The last post dealt with a Galatians structural feature. Another aspect of the letter’s form (again, credit to the work of H. Van Dyke Parunak) is that five passages within the narrative section, each beginning with a temporal particle/adverb, constitute successive “build ups” that lead first to the transitional section in 2:15-21, and ultimately to chapters 3 and 4. Objectively speaking, we may first observe that each one of the following five verses starts with a “when” or “then” or something similar:
1:15 | 1:18 | 1:21 | 2:1 | 2:11
Each of the five passages mentions geography, and “the divisions among the build ups are confirmed symmetrically by an alternation between action out of Jerusalem and in Jerusalem.”¹ Also, in instances 2, 3, and 4, the time-related word is the same one, whereas the bookends, formed by the first and fifth instances, use a different time word. Taking note of such symmetry—not always apparent in English Bibles, I might add—surely helps to understand Paul’s persuasive rhetoric in the narrative.
Below are are a few gleanings that are more on the “micro” level. These will be less proven, and not scholar-reviewed in the slightest, but still intriguing, I think.
I thought I might have been onto something in connecting three words used in 1:8/1:9, 2:2, and 2:6, but now I think that was probably a rabbit trail. The root words in question are transliterated anathema, anatithemi, and prosanatithemi. The words are in a cognate group, so they are at least distantly related. These words are not synonyms, but I was thinking the etymological and sonic connections might have played a subconscious role in the construction—that is, that some thread was possibly at work in the background, tying them together. In this case, though, the concept of being cursed or devoted to an outside/pagan purpose (1:8/1:9) does not appear to be related, even at arm’s length, to setting forth or laying out the gospel privately before the influential leaders (2:2) or to (non-)addition to what Paul was preaching (2:6). Ergo,² a rabbit trail.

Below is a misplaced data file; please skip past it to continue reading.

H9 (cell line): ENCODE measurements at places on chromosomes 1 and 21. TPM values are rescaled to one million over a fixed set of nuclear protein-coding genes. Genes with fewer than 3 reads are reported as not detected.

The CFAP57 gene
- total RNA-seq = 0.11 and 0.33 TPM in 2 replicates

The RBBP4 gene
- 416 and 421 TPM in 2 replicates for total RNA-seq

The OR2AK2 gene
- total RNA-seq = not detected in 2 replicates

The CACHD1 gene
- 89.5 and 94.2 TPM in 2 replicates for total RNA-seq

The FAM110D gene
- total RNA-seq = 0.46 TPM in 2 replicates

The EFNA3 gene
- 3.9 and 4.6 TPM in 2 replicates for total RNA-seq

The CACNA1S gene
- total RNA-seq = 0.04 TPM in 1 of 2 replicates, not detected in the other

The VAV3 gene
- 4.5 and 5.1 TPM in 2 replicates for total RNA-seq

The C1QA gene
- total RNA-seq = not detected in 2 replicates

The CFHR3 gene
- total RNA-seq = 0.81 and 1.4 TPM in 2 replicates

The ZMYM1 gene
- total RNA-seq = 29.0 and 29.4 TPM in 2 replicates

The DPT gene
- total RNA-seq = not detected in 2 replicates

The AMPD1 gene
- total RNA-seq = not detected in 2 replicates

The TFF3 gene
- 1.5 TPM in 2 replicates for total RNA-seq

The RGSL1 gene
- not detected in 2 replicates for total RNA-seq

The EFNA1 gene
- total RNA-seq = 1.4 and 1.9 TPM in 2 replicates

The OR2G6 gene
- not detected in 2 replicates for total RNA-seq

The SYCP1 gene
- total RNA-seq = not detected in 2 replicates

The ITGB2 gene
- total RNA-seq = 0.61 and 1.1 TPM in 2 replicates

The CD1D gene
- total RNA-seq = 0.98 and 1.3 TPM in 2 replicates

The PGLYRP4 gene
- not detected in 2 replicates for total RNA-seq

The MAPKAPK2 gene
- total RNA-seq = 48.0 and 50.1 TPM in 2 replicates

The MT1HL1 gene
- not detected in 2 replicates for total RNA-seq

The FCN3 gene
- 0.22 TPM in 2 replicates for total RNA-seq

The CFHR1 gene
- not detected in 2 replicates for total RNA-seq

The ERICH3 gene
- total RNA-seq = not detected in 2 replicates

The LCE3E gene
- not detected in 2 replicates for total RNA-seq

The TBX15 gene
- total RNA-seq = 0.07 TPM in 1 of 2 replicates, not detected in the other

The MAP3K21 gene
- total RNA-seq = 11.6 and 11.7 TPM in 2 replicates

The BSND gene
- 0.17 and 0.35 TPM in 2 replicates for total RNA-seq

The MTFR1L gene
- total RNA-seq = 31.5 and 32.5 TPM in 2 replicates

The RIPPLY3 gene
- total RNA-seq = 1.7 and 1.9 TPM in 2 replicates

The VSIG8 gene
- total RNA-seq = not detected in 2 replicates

2:10’s reference to “the poor” could have to do with the well-known Jerusalem collection project referred to in other NT passages; it’s worthy of note that the phrase “the poor” is taken by some as a coded reference to the Jerusalem poor. On the other hand, Gal 2:10 could deal with a general, developing Christian practice of benevolence. Either way, Paul mentions it by way of a defense of his place in the scheme: not even this was a requirement added to his missionary operations, i.e., he was already helping the poor, and those thought to have clout in Jerusalem weren’t requiring it. It is good for a reader-interpreter to be aware of various levels of context when trying to understand engaged in interpreting possibly ambiguous passages. 2:10 may well refer to Jerusalem benevolence, or Galatia benevolence, or both; in any case, efforts to interpret should deal in some measure with the immediate context, in which Paul makes his apostolic case and relates his work to that of the Jerusalem apostles.
I’ve decided to extend these comments on chapters 1 and 2 in a third post. Please look for that in a day or two.
¹ H. Van Dyke Parunak, “Dimensions of Discourse Structure: A Multidimensional Analysis of the Components and Transitions of Paul’s Epistle to the Galatians,” 225. In Linguistics and New Testament Interpretation: Essays on Discourse Analysis. David Alan Black, editor. Broadman, 1992.
² Incidentally, “ergo” apparently is not derived from the Greek ἔργον | ergon—a labor, work, deed, or action. https://www.merriam-webster.com/dictionary/ergo.